What is a Guardian and How Do I Choose One?
It’s difficult to think about someone else raising your child, but if something were to happen to you or your spouse picking a legal guardian will help secure their future.
A Guardian is a person or people who will assume legal, moral and financial responsibility for your children if you and your spouse pass away. Guardian(s) are usually a family member or close friend.
Naming a Guardian(s) is a critical task, as your child or children will need to be put in the care of a responsible adult in the event of an emergency that leaves you unable to do so.
We recommend updating your Will, appointing a guardian, and amending your list of beneficiaries as soon as a child is born or adopted. Failing to choose a Guardian(s) will result in the courts deciding for you, and it may not be the person or people that you would have chosen yourself.
Alternatively, not naming a Guardian(s) can result in a painful tug-of-war between family or friends who believe they would be your choice in caretaker. Without your expressed wishes, a case like this can end up in court and in broken relationships.
If you’re married or in a common-law relationship it’s a good idea to sit down together when drafting the Will, especially when making important decisions like who will care for your dependents when you both pass on.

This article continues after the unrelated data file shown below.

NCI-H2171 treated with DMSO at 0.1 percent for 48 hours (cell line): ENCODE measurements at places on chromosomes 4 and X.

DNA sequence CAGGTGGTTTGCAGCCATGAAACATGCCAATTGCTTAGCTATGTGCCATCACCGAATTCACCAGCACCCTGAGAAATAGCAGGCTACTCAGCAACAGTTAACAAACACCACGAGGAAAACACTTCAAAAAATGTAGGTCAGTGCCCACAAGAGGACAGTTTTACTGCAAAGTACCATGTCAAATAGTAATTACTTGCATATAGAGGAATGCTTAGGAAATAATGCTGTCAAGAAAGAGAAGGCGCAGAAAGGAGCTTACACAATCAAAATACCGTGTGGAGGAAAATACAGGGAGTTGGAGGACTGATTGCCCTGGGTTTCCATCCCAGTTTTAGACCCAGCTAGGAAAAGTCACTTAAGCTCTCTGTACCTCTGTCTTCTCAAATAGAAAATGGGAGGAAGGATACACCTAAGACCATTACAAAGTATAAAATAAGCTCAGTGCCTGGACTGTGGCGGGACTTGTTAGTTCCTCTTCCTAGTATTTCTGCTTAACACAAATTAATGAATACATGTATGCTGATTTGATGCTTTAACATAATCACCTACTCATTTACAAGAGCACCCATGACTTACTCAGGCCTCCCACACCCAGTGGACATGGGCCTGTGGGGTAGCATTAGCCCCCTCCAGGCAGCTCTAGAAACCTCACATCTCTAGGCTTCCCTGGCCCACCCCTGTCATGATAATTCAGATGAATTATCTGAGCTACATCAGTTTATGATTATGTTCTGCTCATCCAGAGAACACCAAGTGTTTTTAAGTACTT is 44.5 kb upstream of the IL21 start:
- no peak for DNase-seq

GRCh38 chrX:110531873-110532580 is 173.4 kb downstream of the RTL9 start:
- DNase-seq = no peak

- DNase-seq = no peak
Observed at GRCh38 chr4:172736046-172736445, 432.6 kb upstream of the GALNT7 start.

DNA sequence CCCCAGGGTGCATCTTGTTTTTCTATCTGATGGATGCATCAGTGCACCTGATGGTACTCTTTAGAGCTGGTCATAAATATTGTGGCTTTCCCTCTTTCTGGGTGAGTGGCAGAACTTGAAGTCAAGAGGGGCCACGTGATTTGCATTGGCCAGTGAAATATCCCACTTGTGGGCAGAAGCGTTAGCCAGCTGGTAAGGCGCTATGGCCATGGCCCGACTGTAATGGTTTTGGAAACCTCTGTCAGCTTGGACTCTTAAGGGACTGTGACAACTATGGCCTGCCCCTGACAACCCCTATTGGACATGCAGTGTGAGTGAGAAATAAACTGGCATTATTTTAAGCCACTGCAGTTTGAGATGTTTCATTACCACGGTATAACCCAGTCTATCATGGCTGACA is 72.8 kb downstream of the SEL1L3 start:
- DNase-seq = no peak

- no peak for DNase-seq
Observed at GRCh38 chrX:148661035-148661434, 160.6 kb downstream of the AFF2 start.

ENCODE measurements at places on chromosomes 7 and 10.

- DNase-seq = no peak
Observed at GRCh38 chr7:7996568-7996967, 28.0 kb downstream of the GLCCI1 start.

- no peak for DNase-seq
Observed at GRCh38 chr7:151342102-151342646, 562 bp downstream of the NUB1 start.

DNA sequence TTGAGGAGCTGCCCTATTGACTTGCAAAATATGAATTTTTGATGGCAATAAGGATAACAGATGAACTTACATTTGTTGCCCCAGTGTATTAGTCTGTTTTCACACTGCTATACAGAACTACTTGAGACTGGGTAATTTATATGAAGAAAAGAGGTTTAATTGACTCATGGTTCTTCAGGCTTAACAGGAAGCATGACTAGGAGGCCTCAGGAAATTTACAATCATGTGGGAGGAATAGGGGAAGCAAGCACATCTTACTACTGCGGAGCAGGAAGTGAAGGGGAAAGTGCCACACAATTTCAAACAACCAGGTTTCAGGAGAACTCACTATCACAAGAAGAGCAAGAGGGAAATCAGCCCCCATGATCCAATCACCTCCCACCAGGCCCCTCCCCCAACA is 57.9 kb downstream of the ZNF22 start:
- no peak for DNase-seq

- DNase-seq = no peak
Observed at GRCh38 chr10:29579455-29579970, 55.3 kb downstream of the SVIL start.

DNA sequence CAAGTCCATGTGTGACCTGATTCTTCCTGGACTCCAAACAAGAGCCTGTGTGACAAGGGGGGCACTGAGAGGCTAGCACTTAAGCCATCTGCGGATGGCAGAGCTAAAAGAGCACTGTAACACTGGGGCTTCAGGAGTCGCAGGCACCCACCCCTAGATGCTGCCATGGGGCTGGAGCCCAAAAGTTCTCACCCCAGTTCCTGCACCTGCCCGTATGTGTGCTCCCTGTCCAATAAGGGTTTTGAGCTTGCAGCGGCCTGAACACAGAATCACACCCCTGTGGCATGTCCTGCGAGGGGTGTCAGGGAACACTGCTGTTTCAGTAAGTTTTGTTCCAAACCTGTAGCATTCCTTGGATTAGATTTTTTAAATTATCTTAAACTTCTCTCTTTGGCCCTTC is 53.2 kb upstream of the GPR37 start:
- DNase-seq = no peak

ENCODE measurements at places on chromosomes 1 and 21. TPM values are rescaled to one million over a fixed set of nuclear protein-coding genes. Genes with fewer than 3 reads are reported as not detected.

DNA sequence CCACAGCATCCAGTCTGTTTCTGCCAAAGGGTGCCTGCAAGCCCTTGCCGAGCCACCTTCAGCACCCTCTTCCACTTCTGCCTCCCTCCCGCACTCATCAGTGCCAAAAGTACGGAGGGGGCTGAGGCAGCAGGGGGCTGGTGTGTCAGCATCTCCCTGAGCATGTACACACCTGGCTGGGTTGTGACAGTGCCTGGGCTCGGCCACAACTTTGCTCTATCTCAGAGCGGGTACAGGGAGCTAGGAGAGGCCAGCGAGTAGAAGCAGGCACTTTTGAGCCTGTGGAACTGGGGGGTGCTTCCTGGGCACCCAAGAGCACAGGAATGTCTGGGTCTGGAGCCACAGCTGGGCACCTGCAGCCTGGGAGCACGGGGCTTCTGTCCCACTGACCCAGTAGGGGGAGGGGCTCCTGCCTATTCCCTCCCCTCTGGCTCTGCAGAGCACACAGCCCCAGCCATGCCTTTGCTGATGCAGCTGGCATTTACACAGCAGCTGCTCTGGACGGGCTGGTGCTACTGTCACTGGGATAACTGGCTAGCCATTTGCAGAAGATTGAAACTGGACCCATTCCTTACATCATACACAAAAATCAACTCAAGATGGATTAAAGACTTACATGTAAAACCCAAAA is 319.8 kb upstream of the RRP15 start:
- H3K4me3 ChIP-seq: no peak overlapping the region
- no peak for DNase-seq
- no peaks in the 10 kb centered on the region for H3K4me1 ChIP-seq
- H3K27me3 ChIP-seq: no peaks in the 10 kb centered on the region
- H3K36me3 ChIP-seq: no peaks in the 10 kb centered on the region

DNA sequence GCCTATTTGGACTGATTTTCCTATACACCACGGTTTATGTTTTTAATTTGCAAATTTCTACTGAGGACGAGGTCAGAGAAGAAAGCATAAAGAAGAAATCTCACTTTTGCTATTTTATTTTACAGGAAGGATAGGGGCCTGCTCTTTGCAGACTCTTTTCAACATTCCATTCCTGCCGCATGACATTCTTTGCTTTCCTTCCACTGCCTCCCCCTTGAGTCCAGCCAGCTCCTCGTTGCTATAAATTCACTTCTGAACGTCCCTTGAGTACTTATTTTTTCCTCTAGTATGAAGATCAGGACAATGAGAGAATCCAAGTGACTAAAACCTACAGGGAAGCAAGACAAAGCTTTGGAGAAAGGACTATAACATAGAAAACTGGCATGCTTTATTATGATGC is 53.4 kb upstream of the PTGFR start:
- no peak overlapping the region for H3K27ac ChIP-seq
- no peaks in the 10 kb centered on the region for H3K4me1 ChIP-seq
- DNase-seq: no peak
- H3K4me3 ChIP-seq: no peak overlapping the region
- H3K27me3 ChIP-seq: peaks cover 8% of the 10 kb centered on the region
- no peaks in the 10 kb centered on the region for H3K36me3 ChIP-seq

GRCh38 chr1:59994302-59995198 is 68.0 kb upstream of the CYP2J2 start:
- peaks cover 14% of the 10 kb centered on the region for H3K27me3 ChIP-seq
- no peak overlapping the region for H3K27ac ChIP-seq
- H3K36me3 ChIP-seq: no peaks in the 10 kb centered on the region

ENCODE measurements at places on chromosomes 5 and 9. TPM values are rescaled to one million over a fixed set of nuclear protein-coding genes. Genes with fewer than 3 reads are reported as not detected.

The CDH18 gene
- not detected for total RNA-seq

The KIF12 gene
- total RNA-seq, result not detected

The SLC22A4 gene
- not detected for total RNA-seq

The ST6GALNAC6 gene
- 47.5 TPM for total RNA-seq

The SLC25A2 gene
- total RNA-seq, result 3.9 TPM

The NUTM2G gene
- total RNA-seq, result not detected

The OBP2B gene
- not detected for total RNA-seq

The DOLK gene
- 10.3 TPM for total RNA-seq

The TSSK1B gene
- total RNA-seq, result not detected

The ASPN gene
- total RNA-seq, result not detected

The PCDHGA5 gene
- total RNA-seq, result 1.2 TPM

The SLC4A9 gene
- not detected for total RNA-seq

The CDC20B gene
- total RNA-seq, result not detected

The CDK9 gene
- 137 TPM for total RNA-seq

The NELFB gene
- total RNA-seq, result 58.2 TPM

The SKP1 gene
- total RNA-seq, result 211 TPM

After making your decision with your spouse, you need to speak with the Guardian of choice and make sure they a willing participant ready to take on the responsibility. You should meet with them privately to share the news and explain the process, including when the duties would be required, and other important details.
First, grab a pen and paper and write down traits that you would want in a guardian.
Choose things such as:
- Educational style
- Geographical location
- Parenting style
- Other qualities that matter most to you
You should also factor in the person or people’s age, health, current family situation and financial stability as those factors can affect their ability to provide sufficient care for the child.
Think about the people in your life that best align with the general qualities you’re looking for in a Guardian. Most importantly, choose someone who you trust completely.
Below are some best practices when choosing a guardian for your child or children.
- They must be considered an adult (age of the majority)
- The Guardian(s) must be mentally competent to make decisions and understand the consequences of their actions
- The Guardian(s) should be someone you trust completely
- Consider a family member or close friend(s)
- It can be either a couple or an individual
Remember to talk to your chosen Guardian(s) to make sure they are mentally prepared to take on the role and responsibilities.
Specifying backups (also called substitutes) will add additional layers of certainty to your plan. Your initial choice may refuse the task, or be unable to act for other reasons, which is why it’s important to have a plan B.